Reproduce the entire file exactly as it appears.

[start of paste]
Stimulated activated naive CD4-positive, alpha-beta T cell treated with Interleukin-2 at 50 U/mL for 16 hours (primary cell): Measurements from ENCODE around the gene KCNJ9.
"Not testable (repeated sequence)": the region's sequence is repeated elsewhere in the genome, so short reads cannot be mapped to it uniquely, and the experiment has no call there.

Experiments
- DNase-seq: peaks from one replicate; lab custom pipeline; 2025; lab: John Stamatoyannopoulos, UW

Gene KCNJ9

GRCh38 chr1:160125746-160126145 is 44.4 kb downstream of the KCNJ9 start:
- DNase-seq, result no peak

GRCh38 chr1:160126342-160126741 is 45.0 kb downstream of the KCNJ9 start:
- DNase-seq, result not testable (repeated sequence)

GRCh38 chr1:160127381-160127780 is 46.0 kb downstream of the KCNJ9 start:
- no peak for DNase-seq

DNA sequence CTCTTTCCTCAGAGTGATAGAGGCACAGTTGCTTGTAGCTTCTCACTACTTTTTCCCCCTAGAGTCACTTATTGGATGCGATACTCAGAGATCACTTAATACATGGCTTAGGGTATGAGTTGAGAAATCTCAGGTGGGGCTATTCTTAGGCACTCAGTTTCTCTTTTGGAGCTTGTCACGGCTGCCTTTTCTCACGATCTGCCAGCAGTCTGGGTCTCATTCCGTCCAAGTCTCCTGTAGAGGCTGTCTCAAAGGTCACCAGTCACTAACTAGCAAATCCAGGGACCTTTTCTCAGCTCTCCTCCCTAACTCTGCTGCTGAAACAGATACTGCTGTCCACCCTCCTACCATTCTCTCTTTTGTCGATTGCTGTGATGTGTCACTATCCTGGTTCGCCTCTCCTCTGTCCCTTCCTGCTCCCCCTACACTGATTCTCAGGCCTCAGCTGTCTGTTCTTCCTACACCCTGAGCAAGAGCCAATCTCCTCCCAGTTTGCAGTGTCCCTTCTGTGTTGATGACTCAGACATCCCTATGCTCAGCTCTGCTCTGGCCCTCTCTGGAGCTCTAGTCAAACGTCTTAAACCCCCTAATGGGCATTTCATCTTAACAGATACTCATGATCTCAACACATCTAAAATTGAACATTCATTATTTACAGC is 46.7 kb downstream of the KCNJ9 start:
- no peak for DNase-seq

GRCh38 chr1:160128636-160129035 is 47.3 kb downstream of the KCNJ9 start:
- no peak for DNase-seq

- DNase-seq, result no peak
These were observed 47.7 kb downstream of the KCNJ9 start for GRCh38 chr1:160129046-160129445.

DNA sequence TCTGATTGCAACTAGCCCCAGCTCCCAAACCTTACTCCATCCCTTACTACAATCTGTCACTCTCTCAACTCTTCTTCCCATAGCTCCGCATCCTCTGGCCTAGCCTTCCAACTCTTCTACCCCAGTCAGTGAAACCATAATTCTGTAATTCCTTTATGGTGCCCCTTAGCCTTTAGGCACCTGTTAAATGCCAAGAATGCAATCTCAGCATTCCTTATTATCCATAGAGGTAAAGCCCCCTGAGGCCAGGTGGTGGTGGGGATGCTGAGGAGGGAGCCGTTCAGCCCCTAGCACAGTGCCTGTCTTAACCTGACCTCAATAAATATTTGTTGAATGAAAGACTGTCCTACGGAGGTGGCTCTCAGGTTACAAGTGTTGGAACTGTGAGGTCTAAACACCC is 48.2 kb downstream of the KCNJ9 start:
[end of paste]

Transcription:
Stimulated activated naive CD4-positive, alpha-beta T cell treated with Interleukin-2 at 50 U/mL for 16 hours (primary cell): Measurements from ENCODE around the gene KCNJ9.
"Not testable (repeated sequence)": the region's sequence is repeated elsewhere in the genome, so short reads cannot be mapped to it uniquely, and the experiment has no call there.

Experiments
- DNase-seq: peaks from one replicate; lab custom pipeline; 2025; lab: John Stamatoyannopoulos, UW

Gene KCNJ9

GRCh38 chr1:160125746-160126145 is 44.4 kb downstream of the KCNJ9 start:
- DNase-seq, result no peak

GRCh38 chr1:160126342-160126741 is 45.0 kb downstream of the KCNJ9 start:
- DNase-seq, result not testable (repeated sequence)

GRCh38 chr1:160127381-160127780 is 46.0 kb downstream of the KCNJ9 start:
- no peak for DNase-seq

DNA sequence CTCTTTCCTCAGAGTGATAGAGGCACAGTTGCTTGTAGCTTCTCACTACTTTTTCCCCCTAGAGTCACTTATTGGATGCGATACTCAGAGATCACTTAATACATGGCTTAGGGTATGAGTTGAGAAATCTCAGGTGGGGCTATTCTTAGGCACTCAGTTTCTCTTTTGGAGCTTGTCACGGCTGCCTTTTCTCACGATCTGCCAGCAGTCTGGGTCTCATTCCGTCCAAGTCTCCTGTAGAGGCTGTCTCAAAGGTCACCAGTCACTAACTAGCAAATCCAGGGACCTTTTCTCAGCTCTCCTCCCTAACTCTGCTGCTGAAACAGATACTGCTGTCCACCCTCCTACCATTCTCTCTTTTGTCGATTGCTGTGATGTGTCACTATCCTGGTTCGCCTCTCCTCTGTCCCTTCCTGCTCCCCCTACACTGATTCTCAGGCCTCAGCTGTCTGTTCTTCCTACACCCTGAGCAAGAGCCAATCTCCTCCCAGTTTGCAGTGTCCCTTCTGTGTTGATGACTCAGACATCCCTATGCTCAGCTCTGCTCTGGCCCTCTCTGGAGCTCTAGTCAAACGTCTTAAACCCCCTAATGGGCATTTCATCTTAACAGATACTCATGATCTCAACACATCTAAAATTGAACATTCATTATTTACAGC is 46.7 kb downstream of the KCNJ9 start:
- no peak for DNase-seq

GRCh38 chr1:160128636-160129035 is 47.3 kb downstream of the KCNJ9 start:
- no peak for DNase-seq

- DNase-seq, result no peak
These were observed 47.7 kb downstream of the KCNJ9 start for GRCh38 chr1:160129046-160129445.

DNA sequence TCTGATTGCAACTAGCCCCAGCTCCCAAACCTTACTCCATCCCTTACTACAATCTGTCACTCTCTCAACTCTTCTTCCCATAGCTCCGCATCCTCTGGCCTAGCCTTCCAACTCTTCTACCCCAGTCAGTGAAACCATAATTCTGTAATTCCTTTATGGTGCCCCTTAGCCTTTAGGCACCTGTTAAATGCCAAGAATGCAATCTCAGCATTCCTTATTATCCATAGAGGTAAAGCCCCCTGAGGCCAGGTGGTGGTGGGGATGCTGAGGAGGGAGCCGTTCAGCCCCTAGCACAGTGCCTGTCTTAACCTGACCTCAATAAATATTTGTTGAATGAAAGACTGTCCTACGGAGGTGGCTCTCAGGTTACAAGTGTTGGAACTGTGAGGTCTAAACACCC is 48.2 kb downstream of the KCNJ9 start: